Creator Mode: Art Tutorial

I wanted to share what I’m doing, and maybe some of you will want to play along. I’m going to be doing a lot of starfield renders in this coming month, because… well, several reasons. First, once I have the initial flame* set up, it doesn’t take much to tweak it into revealing new constellations, adjusting color, and rendering can run while I’m busy with the Day Jobtm thus freeing me up to have my art and eat, too. Secondly, I needed a new library of art for book covers. Sure, I can buy space scenes on stock art. So can anyone else. I want to have some truly original and unique pieces. Besides which, making space art makes me happy. I had to laugh when a friend asked me, as I announced my project, if I’d be using brushes and elements to add the planets and what not, or if I was going full goddess mode and creating it all myself. Full goddess mode: activated.

There are, as I alluded to above, easier ways to do this and you can still get great results. I’ve never been one to make life easy on myself. I’ll be using three programs for this tutorial. Two are free, one is cheap if you grab it on sale. First, Apophysis 7X is a fractal flame (*see above) rendering engine. I use it for a lot of things, but it does a great starfield with lovely effects that you can make look realistic or fantastic. Second, Blender is a 3D rendering and sculpting engine (Blender is optional, as I’ll show later in the tutorial). I’m still learning how to use it, but for this you’ll literally be opening a file and saving it. Finally, Affinity Photo is a must-have. For $50, or half that if you catch a sale, you’ll have a powerful replacement for Adobe Photoshop that you own. I’m not using anything special for hardware for this, no pentablet or pen stylus, just a mouse and keyboard.

The first thing you will want to do is create your starfield. The easiest way for me to show this to you is to provide you with a .flame file, which you can find here, to download. You can find Apophysis 7X here, being aware this is freeware that no one, to the best of my knowledge, is still working on. There are other softwares that do similar effects, I haven’t worked with them.

This is what you should see when you open the .flame file I provided.

If you want to go full creator mode, click on the Fx icon at the top toolbar. You will see a control panel for the triangles (this is the vector math that underlies the program, but no worries, you can tweak without any math!).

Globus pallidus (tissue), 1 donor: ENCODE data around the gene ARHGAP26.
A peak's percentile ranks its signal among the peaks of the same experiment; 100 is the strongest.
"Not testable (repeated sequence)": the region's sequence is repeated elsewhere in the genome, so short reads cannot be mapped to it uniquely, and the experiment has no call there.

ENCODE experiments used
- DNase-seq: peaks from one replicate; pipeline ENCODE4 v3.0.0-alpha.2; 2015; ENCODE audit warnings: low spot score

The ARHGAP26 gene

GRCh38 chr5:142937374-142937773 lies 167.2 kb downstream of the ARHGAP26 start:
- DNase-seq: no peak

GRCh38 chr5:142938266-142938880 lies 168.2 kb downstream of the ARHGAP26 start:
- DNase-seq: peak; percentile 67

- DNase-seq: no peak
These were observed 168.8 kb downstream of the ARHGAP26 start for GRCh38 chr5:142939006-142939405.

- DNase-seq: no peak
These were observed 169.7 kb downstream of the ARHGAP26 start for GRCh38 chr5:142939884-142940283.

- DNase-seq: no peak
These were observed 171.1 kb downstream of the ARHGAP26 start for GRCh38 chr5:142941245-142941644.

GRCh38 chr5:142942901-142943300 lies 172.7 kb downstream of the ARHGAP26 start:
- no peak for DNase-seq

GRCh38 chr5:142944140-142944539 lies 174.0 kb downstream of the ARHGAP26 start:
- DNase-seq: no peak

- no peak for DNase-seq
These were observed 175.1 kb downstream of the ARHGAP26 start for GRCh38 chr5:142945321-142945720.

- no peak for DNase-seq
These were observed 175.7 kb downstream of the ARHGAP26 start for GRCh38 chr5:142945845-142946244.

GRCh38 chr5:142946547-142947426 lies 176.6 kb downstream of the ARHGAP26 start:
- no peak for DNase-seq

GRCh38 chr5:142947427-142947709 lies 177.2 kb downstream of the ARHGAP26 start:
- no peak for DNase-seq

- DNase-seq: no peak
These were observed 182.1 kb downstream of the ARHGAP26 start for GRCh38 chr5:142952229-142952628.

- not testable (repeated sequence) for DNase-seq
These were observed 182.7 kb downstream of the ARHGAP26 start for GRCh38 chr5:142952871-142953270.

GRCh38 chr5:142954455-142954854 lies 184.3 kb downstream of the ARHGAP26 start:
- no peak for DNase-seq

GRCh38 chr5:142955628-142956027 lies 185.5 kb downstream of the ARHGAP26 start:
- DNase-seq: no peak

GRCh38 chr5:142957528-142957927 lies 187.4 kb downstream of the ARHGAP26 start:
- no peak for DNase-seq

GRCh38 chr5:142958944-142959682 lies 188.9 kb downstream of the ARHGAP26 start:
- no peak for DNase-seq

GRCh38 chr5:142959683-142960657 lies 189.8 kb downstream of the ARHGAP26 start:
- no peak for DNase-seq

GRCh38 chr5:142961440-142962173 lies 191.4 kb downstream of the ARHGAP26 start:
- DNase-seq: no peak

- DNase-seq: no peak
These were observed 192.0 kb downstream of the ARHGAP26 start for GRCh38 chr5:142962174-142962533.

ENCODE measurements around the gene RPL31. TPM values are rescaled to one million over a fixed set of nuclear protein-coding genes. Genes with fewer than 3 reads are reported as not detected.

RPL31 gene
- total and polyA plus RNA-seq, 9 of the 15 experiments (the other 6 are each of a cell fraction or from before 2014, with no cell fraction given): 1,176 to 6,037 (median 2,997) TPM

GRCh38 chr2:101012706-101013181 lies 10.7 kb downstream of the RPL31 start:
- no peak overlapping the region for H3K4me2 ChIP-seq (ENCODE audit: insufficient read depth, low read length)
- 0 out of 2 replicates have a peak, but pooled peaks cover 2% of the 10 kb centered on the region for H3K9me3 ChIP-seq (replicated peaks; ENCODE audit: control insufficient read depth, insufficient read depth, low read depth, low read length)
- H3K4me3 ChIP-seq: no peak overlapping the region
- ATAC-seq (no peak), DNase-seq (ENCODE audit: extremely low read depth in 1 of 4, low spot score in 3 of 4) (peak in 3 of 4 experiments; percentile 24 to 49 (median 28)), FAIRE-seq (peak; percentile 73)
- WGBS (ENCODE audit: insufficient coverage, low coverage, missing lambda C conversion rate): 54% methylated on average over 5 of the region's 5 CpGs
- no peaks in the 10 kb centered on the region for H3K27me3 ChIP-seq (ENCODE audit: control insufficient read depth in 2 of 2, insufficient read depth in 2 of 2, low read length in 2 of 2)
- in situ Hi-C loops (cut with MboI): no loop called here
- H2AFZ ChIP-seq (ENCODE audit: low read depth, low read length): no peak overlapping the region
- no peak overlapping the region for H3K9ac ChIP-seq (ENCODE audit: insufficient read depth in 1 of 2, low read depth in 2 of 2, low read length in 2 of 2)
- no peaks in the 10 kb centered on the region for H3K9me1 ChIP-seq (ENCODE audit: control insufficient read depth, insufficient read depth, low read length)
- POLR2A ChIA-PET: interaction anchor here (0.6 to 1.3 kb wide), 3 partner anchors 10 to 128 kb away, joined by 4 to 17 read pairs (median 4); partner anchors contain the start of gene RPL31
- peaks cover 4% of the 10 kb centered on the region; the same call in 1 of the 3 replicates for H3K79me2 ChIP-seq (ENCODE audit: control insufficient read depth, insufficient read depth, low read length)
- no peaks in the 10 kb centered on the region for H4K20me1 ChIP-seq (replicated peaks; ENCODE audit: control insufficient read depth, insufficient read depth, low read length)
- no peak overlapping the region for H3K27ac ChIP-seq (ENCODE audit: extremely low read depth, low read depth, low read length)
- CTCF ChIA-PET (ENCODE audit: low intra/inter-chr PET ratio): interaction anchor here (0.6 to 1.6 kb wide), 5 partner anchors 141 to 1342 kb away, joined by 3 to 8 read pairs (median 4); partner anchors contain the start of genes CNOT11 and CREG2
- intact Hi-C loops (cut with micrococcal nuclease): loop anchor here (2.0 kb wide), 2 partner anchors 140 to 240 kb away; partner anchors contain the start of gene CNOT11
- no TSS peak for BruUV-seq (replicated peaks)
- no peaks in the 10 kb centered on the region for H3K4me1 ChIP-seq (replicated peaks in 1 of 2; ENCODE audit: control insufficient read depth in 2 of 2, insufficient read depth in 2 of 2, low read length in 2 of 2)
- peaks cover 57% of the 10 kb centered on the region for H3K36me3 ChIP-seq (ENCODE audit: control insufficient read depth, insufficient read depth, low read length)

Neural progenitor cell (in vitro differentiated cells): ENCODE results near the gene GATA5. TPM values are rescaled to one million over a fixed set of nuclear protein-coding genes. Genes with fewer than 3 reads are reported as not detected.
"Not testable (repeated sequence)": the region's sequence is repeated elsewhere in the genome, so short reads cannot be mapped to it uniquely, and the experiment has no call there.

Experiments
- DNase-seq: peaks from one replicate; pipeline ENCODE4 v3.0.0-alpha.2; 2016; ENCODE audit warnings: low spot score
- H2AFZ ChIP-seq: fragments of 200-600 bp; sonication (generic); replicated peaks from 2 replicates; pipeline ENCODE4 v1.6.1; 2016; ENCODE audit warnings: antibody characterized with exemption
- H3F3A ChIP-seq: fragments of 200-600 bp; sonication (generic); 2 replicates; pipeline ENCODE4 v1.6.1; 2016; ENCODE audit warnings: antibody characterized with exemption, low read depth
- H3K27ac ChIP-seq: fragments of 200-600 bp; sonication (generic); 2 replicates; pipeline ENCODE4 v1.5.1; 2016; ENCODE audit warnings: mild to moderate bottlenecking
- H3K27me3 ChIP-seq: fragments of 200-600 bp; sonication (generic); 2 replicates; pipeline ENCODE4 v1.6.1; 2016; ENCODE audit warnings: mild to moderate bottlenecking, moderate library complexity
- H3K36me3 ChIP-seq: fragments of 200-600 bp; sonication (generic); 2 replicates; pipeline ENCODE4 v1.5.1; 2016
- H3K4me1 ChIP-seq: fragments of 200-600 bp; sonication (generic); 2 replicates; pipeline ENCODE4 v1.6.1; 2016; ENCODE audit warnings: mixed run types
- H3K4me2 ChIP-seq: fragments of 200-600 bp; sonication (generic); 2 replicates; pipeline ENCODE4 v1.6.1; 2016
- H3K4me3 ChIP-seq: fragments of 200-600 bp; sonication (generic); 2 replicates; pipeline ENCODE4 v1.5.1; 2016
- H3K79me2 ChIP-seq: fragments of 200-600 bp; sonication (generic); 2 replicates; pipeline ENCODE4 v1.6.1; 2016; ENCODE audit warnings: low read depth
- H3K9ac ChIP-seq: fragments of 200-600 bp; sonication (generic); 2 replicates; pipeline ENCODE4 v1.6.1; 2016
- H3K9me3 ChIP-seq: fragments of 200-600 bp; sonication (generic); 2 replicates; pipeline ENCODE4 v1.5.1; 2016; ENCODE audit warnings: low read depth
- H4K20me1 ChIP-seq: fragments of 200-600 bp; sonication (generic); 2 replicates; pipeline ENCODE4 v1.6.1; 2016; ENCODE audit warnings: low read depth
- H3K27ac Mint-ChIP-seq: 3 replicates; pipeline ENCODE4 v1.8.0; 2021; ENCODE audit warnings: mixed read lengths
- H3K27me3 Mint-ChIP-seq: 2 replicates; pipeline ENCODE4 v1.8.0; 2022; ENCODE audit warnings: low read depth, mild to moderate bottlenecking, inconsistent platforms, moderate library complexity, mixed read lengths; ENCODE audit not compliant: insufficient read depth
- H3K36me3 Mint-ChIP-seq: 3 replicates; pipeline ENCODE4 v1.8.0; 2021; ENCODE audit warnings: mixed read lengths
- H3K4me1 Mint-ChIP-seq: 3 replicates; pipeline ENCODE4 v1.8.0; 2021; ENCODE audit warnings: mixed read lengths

You’ll see a bunch of tabs here. There’s also a low-res window that will give you an idea of what’s happening when you start moving things.
Here on the Triangle Tab, you can select each triangle – there are 7 in this file, which is why this will be a long slow render – and then manipulate them. I recommend starting out with the arrows, rather than clicking and dragging the triangles. You can easily undo a step if you are sticking to the arrows (or size button) and don’t like the result.
On the color tab, you can slide the color pallete to get different colors moving around.

You’ll note I’m ignoring vast areas of this software. It can get beautifully complex, very fast, but that’s not why we are here today and it can take years to fully master (she says ruefully).

Back to the main screen, after closing Fx, you can select a new gradient by clicking the gradient icon on the top toolbar. if you click on that bottom middle dropdown, you’ll see a large selection of gradients. For starfields, I find that gradients with some black in them work very well – we don’t want light gas clouds, usually, we want dark space with scattered glowing stars. If you want gas clouds, well, slide that slider around until you see something cool, and let it go!

You can also adjust the scale. This is, effectively, the best way to zoom in this program. Small numbers, say 5, pull the camera way back, while a higher number like 50 plunges you right in close to what you want to highlight.

Finally, click the blue gear to render.

I have this set up to render. You’ll want to change your filename. You can change the size (and you can do that from the same editor where we chose a palette of colors as well). I have the memory limited, as I want to be able to do other things while this is rendering and not have to put the fans under my laptop. I also have the quality at a mid-range setting I wouldn’t use if I were going to be making prints or posters of this work. But those can take hours and hours to render. This should only take about a half hour on a reasonably fast computer.

Now I have opened the .png file in Affinity Photo. Since this renders as the transparency, no background, you will add a background in post-processing with Affinity. Select the fill bucket icon from your toolbar, and make sure your foreground color is black. Create a new pixel layer, and click on it. It will flood with black, and you will have a beautiful starfield! I’ve exported it as a .jpg file and you can see how pretty it is just there, without adding anything. I could stop here. But I won’t.